Last Updated on May 16, 2022 by Electricalvolt
A temperature transmitter is an electronic device that receives input from sensors like RTD or thermocouple installed in the field, and converts the received input to a signal which is understandable by the systems like PLC or DCS or ESD. The converted signal is sent to PLC or DCS or ESD for further processing.
No doubt that RTD or thermocouple can be directly connected to Analog Input cards of systems like PLC or DCS or ESD by using appropriate barriers, but what if the distance between RTD or thermocouple and PLC or DCS or ESD is very large.
What will happen to the signal? Or to point out the question is why are the temperature transmitters required?
Yes, correct, a temperature transmitter is needed where the distance between RTD or thermocouple and analog input card is very large, and so to get the most accurate values of the temperature sensed by field sensors like RTD or thermocouple.
How does temperature transmitter work?
Temperature transmitter has an electronics that convert the RTD or thermocouple signal to output like 4 mA – 20 mA signal. The transmitter can also convert the RTD signal into FF signal, Profibus PA signal. It is also possible to convert the signal in any other kind of signal as per the requirement. Thus, the transmitter can output many types of signals as per the user’s requirements.
For example, the Wheatstone bridge converts the RTD resistance into millivolts. Further, the transmitter converts millivolts to proportional 4 mA – 20 mA signal or FF signal.
Generally, the temperature transmitter is calibrated such that 4 mA represents a lower range value and 20 mA represents a higher range value. Thus the output range of the transmitter is 4 to 20 mA.
For example, Suppose for a process, the temperature measurement range required is -150 degree centigrade to 200 degree centigrade, 4 mA will represent -150 degree centigrade and 20 mA will represent 200 degree centigrade (the whole range will be linear)
The old temperature transmitters had had zero and span calibration potentiometer through which the temperature transmitter was calibrated. However, modern transmitters do not have such a facility for zero and span calibration through a potentiometer. Generally, In modern transmitters, we can do the zero and span adjustment through a handheld HART (375 or 475) communicator. Even, it is possible to calibrate the transmitter from a remote. Therefore, it became now easy to calibrate the transmitters.
What is the output of temperature transmitter?
The output of the temperature transmitter can be either 4 mA to 20 mA, 0 VDC to 5 VDC, 0 VDC to 10 VDC, FF signal, and Profibus PA signal. Thus, versatile output of the transmitter facilitates engineer to programme it for different PLC and SCADA.
Different Make and Model Number
Generally, temperature transmitters are classified on basis of inputs they accept, outputs they can generate, features like advanced diagnostics, and mounting options. The user manual can be useful in knowing the functionalities of every model number.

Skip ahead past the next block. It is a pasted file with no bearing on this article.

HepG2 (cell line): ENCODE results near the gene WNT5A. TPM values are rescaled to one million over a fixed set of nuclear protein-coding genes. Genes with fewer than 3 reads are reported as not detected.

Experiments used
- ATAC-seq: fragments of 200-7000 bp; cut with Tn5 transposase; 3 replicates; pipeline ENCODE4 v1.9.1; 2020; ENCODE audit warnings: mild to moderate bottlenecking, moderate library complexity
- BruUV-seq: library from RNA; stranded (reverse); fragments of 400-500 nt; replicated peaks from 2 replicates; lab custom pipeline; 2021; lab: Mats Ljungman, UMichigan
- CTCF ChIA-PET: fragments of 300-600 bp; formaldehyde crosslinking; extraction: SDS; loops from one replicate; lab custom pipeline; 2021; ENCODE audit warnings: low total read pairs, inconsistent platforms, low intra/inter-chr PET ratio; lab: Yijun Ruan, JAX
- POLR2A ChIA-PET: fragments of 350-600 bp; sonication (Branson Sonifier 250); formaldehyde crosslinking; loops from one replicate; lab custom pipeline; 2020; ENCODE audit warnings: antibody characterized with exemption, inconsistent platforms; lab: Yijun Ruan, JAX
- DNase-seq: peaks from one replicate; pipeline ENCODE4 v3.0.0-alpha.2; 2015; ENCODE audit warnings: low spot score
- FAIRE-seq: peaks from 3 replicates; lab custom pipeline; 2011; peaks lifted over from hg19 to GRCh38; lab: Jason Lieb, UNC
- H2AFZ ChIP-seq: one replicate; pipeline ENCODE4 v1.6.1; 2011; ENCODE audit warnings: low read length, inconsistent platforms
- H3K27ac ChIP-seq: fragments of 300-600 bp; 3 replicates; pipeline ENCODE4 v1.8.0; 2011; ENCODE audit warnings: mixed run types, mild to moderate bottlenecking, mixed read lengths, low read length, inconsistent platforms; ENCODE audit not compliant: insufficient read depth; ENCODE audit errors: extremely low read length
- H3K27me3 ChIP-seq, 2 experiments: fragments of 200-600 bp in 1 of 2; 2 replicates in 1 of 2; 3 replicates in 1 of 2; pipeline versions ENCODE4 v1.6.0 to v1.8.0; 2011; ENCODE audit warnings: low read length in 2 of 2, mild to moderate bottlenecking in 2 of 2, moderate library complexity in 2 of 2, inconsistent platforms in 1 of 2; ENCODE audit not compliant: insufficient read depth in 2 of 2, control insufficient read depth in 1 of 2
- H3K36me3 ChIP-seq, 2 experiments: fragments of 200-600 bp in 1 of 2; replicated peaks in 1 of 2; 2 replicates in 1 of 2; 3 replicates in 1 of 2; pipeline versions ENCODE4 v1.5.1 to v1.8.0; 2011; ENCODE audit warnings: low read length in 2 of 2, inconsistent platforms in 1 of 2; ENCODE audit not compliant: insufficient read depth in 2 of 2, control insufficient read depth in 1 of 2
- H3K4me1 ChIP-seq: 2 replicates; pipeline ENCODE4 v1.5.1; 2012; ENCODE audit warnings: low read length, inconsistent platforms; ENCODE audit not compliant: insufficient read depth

Several most known and widely used make and model numbers of temperature transmitters used in the field are mentioned below.
Different Mounting Options
Mainly three types of mounting options are available. These are;
DIN Rail Temperature Transmitter
- DIN-Rail mounting option is one of the oldest types.
- DIN Rail type temperature transmitters are easy to install and consume less space because in a single panel multiple temperature transmitters can be installed. Therefore, it is very easy to install the transmitter in no time.
- DIN Rail type of transmitters are less accurate when compared to other transmitters because longer lead wires are required for connecting the transmitter and field sensor
- DIN rail mount temperature transmitters have very limited functionality and hence their usage is very limited.
Head Mount Temperature Transmitter
- As its name suggests, a Head mount type transmitter is mounted inside the housing of the head in RTD or thermocouple itself.
- Hence, it is possible to access the sensor and transmitter from one place only. This not only makes it user-friendly but also eliminates wiring between sensor and transmitter thereby eliminating the errors induced by the lead wires and reducing cost as well.
Field Mount Temperature Transmitter
- Field mount transmitters have wide applications in many processes where temperatures are very high and not possible to use a head-mount temperature transmitter. Thus, these transmitters are located at a far distance from the measuring point.
- Field mount temperature transmitters have advanced features like advanced diagnostics, remote configuration, burnout function, and many more. Thus, these transmitters are very advanced.
- The main advantage of the field Mount temperature transmitter is that the calibration of the transmitter is possible from a far distance from extreme process conditions (in terms of temperature, and noise) also where a person cannot go and check the head mount type temperature transmitter.
- Lead wire compensation is a very important factor here because the distance between sensor and transmitter can be more also dependent on the installation.